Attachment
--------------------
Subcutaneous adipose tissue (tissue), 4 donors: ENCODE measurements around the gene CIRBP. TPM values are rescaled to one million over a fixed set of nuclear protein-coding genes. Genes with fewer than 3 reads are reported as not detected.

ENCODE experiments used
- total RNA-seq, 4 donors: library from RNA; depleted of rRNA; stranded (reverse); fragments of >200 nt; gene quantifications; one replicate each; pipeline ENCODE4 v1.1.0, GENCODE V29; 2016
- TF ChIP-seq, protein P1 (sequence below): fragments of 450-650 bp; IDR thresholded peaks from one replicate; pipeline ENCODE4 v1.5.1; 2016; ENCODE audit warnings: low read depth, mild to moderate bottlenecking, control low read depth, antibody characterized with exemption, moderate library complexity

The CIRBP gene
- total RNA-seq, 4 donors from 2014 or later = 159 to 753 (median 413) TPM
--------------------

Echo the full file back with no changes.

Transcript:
Subcutaneous adipose tissue (tissue), 4 donors: ENCODE measurements around the gene CIRBP. TPM values are rescaled to one million over a fixed set of nuclear protein-coding genes. Genes with fewer than 3 reads are reported as not detected.

ENCODE experiments used
- total RNA-seq, 4 donors: library from RNA; depleted of rRNA; stranded (reverse); fragments of >200 nt; gene quantifications; one replicate each; pipeline ENCODE4 v1.1.0, GENCODE V29; 2016
- TF ChIP-seq, protein P1 (sequence below): fragments of 450-650 bp; IDR thresholded peaks from one replicate; pipeline ENCODE4 v1.5.1; 2016; ENCODE audit warnings: low read depth, mild to moderate bottlenecking, control low read depth, antibody characterized with exemption, moderate library complexity

The CIRBP gene
- total RNA-seq, 4 donors from 2014 or later = 159 to 753 (median 413) TPM